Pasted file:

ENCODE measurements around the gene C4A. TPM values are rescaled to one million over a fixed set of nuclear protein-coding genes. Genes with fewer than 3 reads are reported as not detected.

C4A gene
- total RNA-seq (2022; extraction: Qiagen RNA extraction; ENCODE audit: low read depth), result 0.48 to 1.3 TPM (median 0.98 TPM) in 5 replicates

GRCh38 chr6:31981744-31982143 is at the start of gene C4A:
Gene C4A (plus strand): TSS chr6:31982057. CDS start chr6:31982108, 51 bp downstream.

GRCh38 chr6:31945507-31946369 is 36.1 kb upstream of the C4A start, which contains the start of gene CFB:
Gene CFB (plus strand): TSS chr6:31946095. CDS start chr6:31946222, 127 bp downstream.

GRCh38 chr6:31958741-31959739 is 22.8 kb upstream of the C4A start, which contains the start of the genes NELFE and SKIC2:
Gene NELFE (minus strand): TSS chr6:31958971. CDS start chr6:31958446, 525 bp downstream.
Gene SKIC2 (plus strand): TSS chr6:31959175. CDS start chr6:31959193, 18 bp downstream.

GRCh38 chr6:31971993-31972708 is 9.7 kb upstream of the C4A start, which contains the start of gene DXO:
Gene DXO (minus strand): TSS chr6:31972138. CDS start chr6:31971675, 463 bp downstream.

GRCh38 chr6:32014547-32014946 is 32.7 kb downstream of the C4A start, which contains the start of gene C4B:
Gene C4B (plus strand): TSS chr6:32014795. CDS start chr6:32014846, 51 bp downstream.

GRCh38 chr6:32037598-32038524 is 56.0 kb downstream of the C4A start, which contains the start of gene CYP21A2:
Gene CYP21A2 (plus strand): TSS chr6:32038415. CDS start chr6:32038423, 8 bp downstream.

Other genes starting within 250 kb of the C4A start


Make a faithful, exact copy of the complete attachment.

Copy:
ENCODE measurements around the gene C4A. TPM values are rescaled to one million over a fixed set of nuclear protein-coding genes. Genes with fewer than 3 reads are reported as not detected.

C4A gene
- total RNA-seq (2022; extraction: Qiagen RNA extraction; ENCODE audit: low read depth), result 0.48 to 1.3 TPM (median 0.98 TPM) in 5 replicates

GRCh38 chr6:31981744-31982143 is at the start of gene C4A:
Gene C4A (plus strand): TSS chr6:31982057. CDS start chr6:31982108, 51 bp downstream.

GRCh38 chr6:31945507-31946369 is 36.1 kb upstream of the C4A start, which contains the start of gene CFB:
Gene CFB (plus strand): TSS chr6:31946095. CDS start chr6:31946222, 127 bp downstream.

GRCh38 chr6:31958741-31959739 is 22.8 kb upstream of the C4A start, which contains the start of the genes NELFE and SKIC2:
Gene NELFE (minus strand): TSS chr6:31958971. CDS start chr6:31958446, 525 bp downstream.
Gene SKIC2 (plus strand): TSS chr6:31959175. CDS start chr6:31959193, 18 bp downstream.

GRCh38 chr6:31971993-31972708 is 9.7 kb upstream of the C4A start, which contains the start of gene DXO:
Gene DXO (minus strand): TSS chr6:31972138. CDS start chr6:31971675, 463 bp downstream.

GRCh38 chr6:32014547-32014946 is 32.7 kb downstream of the C4A start, which contains the start of gene C4B:
Gene C4B (plus strand): TSS chr6:32014795. CDS start chr6:32014846, 51 bp downstream.

GRCh38 chr6:32037598-32038524 is 56.0 kb downstream of the C4A start, which contains the start of gene CYP21A2:
Gene CYP21A2 (plus strand): TSS chr6:32038415. CDS start chr6:32038423, 8 bp downstream.

Other genes starting within 250 kb of the C4A start